Plants can help with our mental health, especially during this pandemic. However much we live in bustling cities and high rise flats, we can’t escape the need for green space. It’s hard-wired into us and, as this year has shown, we become edgy and depressed without it.

During lockdown we’re keen to escape into the garden or a nearby park and research shows that even looking out of the window onto a green patch is calming.

All this was easy in spring and summer but even a plantaholic like me finds battling winter rain and slithery mud offputting. If only the ducks would put themselves to bed during stormy evenings.

But we still need to connect with nature through the winter months and houseplants do the job as enthusiasts will tell you. I’ll not waste my breath trying to fire up folk who want a plant to be just an ornament.

But if you got the gardening bug this spring or live in a flat why not green up your indoor space?

As evergreens, tropical and sub-tropical plants are perfect for indoor growing. Green sits at the centre of the light spectrum, so is the easiest and therefore most relaxing colour for us.

Like garden plants, indoor ones can be as demanding as you like but if you’re a keen novice wanting to tend and interact with your charges, choose ones that aren’t too difficult.

You’ll find the RHS houseplant finder a great help. It gives detailed growing instructions for plants to suit anywhere in a room, together with lists of stockists.

Start by planning your display, choosing plants that sit well together, don’t just buy random plants to fill a shelf.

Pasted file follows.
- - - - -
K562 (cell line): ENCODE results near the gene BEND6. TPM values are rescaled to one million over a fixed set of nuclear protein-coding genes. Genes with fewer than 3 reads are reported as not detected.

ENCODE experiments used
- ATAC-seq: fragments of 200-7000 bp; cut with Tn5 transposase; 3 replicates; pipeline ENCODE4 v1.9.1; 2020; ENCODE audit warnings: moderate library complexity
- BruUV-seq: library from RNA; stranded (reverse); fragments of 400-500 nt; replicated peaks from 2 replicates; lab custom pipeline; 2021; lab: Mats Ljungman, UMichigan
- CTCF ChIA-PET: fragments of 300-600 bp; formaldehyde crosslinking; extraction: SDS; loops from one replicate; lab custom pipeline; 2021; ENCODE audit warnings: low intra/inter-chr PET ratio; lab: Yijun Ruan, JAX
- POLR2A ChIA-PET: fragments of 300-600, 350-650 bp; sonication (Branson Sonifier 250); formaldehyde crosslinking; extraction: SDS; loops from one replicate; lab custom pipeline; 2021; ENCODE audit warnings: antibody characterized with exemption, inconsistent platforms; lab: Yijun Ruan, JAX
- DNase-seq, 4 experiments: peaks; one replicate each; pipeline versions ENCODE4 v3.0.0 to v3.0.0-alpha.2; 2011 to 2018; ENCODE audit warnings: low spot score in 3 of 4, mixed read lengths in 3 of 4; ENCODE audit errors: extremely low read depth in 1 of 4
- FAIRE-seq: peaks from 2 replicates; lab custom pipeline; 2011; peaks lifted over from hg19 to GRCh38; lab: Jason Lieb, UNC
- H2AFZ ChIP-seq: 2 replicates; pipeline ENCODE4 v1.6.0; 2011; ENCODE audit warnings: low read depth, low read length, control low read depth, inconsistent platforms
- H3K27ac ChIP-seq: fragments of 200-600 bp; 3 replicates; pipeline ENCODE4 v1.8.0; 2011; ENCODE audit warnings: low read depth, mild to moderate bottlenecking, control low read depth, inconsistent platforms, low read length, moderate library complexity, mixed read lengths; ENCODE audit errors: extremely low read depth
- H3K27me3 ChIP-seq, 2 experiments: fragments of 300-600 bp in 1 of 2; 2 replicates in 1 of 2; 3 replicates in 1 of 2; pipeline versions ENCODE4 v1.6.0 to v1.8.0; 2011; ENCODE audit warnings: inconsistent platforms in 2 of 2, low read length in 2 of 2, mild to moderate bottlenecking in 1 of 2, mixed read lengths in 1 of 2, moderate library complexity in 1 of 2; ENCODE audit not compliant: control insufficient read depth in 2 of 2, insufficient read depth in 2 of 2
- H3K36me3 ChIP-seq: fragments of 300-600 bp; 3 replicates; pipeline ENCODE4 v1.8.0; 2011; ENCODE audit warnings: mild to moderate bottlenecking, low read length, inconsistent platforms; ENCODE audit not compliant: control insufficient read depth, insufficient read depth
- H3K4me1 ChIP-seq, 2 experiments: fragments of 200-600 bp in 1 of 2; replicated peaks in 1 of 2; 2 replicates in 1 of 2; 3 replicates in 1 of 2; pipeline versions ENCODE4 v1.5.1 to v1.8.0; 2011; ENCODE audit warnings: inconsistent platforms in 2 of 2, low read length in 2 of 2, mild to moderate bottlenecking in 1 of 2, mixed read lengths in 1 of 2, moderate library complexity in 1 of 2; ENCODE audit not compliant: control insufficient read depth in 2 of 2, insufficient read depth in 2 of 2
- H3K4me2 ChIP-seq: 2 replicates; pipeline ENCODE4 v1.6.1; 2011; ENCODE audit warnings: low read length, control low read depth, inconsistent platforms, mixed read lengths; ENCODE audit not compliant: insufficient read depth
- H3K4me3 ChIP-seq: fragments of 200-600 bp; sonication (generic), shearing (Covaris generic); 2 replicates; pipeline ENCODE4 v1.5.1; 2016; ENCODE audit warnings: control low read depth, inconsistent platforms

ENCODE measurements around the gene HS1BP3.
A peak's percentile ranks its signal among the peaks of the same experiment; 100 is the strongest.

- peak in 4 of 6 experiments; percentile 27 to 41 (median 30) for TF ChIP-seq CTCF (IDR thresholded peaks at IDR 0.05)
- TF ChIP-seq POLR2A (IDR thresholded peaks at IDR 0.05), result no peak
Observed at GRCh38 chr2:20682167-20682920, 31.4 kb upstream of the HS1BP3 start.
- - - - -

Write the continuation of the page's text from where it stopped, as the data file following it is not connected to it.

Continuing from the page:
You could have a theme: the desert look, homing in on cacti; a lush tropical forest; prairie grasses; or a blend of finely clumping ferns and captivatingly pendulous fronds.

Light intensity is a fraction of that outdoors and varies hugely throughout a room.

Using a light meter this morning, I found on a bright windowsill in full sun the light level was approximately one third of that outdoors but provided 20 times more light than a nearby shelf.

So any plant that needs strong sunshine, like Echeverias, must go on a bright windowsill.

These are low-growing, but if you want some of the feeble winter sun in the room, don’t choose tall plants that snaffle the lot. Especially when many of us are working at home just now and need as much natural, not artificial, light as possible.

And you must decide whether you’re willing to move plants around the room.

Peace lily, Spathiphyllum wallisii, always needs bright light, but needs to be moved away from the window in summer when leaves would scorch.

Find out how much water different plants need, remembering that the best way of killing houseplants is to leave them to rot in a saucer of water.

Some, like cacti and succulents need virtually no water, and, apart from leafy herbs, plants usually need less than you’d think.

The surface of the compost should usually be dry and the pot fairly light.

It’s best to give pots an occasional good soak. If you can easily move one, plonk it in a sink of tepid, not icy, water and let the compost absorb the water. Then drain and return.

Some houseplants need higher humidity than you’d have in a living room or office. Regular misting and watering compensates for the dry atmosphere created by central heating.

As a final bonus, houseplants help filter the air, and large numbers can improve its quality by as much as 25%.

And dust them regularly to help the leaves photosynthesise efficiently.

Plant of the week

Asplenium nidus ‘Crispy Wave’ has slightly shiny bright green fronds that are ruffled at the edges. Needs indirect light and some misting when grown in a centrally heated room.